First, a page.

A US company this week paid 75 Bitcoin ($4.8 million) to Eastern European hackers that had disabled a crucial US East Coast oil pipeline, in another black eye for cryptocurrencies.

Colonial Pipeline made the payment on Monday to the extortionists who had disabled their systems, New York Times cybersecurity reporter Nicole Perlroth reported.

(She also noted that the Colonial would have saved about $1 million if it had waited for Elon Musk to tank the crypto market).

The shutdown of the 8,000km pipeline led to the panic buying of gasoline, with US President Joe Biden asking for calm from the White House.

The hackers had actually just disabled Colonial Pipeline’s billing system and “flow computer”, but the company shut down the pipeline because it had no way to account for fuel usage, CNN reported.

The hackers, who showed signs of being inexperienced, issued a statement on Thursday saying things had gotten out of hand, according to Mashable.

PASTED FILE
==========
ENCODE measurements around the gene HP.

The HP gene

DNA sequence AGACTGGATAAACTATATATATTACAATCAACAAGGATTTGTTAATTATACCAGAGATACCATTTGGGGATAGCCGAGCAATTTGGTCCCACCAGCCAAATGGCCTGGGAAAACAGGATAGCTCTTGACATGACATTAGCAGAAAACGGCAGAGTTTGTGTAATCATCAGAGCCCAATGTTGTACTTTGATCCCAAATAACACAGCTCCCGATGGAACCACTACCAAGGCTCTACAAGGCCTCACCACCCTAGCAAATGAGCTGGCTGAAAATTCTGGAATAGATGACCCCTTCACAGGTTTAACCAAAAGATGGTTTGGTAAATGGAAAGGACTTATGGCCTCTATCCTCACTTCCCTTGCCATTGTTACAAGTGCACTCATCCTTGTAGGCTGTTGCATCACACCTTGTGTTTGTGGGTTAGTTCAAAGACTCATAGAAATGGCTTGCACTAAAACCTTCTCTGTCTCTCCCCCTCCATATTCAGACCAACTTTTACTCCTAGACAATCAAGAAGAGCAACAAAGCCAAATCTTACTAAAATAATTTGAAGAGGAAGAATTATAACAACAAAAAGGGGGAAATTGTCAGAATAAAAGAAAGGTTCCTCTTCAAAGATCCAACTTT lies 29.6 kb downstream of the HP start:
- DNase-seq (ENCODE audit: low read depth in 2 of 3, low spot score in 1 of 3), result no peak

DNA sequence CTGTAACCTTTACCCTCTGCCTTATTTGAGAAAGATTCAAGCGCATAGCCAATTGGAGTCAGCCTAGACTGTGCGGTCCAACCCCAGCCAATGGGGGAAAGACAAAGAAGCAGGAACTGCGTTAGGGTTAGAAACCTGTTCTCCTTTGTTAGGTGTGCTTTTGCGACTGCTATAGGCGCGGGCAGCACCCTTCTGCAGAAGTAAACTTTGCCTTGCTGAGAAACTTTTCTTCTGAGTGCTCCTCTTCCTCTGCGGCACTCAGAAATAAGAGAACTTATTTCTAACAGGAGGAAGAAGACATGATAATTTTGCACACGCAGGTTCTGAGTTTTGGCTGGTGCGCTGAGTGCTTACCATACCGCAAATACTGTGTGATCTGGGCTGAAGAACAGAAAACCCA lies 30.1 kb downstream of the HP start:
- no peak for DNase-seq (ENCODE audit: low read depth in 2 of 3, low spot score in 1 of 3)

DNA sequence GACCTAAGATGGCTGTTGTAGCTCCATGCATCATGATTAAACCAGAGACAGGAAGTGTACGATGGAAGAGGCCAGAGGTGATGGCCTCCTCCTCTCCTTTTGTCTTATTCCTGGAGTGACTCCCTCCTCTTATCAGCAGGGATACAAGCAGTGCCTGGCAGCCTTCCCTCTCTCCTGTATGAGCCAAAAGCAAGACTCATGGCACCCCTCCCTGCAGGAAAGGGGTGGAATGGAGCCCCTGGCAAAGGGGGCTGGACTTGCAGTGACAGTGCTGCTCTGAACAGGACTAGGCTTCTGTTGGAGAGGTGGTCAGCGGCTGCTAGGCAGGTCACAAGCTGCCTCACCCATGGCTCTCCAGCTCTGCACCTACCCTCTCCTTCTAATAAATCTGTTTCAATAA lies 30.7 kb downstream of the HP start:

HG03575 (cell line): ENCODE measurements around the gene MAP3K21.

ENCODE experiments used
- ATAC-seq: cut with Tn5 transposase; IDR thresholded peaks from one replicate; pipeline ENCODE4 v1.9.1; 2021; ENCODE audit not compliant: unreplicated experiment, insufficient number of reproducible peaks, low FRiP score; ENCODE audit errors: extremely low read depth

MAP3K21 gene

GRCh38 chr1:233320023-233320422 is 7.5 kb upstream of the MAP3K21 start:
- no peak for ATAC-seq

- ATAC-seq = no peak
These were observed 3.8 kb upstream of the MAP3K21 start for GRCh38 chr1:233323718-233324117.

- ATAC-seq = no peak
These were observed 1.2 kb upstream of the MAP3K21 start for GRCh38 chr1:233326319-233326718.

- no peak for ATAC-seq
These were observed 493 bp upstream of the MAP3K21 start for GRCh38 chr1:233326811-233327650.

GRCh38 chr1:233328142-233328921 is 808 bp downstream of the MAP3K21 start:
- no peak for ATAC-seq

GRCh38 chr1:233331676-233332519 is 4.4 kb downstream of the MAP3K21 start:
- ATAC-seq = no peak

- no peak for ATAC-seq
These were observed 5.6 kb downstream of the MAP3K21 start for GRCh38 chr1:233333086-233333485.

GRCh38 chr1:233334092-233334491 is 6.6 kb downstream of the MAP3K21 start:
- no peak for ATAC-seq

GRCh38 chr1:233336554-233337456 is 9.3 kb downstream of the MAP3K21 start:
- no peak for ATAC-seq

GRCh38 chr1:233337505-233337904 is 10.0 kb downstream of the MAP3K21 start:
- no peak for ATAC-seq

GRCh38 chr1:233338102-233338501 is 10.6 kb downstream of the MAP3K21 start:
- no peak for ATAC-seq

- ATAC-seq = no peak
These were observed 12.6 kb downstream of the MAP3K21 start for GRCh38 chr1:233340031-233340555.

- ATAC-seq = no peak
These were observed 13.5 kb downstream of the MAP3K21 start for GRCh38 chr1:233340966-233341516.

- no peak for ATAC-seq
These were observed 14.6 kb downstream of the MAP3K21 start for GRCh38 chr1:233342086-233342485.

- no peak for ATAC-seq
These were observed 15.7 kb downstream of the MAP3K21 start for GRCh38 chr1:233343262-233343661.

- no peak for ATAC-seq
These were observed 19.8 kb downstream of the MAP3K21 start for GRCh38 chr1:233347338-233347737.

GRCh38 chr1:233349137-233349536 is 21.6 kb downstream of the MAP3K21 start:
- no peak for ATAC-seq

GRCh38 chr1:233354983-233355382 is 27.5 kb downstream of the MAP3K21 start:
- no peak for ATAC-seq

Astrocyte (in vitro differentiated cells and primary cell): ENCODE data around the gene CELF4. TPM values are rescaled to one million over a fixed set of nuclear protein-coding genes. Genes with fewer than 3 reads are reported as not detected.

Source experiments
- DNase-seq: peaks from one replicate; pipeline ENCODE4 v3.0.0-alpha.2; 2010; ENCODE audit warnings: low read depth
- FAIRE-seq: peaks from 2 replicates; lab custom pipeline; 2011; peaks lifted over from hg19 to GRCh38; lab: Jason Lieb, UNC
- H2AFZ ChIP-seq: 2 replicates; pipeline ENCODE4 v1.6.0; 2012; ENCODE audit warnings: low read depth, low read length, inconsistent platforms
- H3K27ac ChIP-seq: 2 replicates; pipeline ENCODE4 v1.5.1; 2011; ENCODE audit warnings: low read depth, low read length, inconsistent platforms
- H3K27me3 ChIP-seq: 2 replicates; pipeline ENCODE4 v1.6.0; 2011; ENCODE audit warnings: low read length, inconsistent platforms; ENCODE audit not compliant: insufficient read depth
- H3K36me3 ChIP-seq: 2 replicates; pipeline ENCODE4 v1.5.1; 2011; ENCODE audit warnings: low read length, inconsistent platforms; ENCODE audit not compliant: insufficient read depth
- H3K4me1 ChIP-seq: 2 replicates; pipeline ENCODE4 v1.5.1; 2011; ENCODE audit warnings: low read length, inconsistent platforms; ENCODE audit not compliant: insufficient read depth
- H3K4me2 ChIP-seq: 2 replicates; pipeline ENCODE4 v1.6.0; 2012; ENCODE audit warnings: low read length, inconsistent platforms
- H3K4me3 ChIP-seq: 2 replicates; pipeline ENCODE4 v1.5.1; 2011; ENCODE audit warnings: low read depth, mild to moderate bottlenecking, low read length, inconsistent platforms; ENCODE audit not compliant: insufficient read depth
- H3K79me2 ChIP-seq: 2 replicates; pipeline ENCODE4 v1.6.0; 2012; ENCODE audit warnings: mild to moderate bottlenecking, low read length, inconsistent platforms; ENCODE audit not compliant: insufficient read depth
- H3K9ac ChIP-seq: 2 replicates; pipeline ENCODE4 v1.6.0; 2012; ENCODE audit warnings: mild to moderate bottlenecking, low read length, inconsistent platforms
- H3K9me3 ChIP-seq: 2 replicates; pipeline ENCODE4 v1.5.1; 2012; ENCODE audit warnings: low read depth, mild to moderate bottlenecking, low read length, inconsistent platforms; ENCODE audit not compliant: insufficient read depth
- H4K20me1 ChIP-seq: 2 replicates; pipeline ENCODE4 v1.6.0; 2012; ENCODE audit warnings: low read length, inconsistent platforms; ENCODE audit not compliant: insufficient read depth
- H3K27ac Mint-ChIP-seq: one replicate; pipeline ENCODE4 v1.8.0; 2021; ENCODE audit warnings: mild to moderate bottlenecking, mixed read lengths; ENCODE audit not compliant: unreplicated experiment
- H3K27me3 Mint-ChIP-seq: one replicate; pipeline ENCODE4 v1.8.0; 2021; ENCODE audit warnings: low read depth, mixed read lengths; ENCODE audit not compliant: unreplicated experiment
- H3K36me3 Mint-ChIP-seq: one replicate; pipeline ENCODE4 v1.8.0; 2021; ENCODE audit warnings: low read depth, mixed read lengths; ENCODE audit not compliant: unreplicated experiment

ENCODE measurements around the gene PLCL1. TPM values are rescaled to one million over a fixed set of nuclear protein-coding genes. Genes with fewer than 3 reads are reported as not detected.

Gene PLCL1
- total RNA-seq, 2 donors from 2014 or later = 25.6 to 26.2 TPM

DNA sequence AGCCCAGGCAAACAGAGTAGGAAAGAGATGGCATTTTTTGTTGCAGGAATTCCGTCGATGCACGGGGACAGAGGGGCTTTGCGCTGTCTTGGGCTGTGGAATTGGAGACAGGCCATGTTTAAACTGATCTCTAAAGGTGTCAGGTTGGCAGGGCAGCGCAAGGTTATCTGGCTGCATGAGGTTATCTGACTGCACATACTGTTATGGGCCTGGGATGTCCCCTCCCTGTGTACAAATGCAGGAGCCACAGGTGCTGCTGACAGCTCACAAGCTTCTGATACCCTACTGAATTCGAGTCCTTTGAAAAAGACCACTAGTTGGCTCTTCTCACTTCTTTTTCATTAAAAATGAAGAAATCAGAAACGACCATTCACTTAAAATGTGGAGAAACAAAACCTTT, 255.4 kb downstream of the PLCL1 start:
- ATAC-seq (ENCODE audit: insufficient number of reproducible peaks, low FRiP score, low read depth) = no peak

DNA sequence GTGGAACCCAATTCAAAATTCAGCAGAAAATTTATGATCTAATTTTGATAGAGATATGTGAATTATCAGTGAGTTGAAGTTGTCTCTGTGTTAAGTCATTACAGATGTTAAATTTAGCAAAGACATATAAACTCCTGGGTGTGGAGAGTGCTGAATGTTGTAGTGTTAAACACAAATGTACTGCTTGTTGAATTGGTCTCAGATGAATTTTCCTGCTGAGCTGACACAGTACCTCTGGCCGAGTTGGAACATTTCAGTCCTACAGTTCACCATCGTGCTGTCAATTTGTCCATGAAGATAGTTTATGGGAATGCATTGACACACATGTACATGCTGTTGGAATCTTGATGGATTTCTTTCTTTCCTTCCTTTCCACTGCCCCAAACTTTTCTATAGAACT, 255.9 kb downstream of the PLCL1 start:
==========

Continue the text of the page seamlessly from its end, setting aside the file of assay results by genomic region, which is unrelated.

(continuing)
“Our goal is to make money, and not creating problems for society,” read the statement in part. “From today we introduce moderation and check each company that our partners want to encrypt to avoid social consequences in the future.”

Bitcoin transactions tracked

Twitter sleuths were trying to deduce which transaction might be the ransomware one. (Bitcoin transfers are public, unlike transactions using blockchains like Monero and ZCash. It wasn’t clear why the hackers didn’t ask for payment in one of those privacy coins). 

There were two possible transactions that fit the bill, but neither revealed much.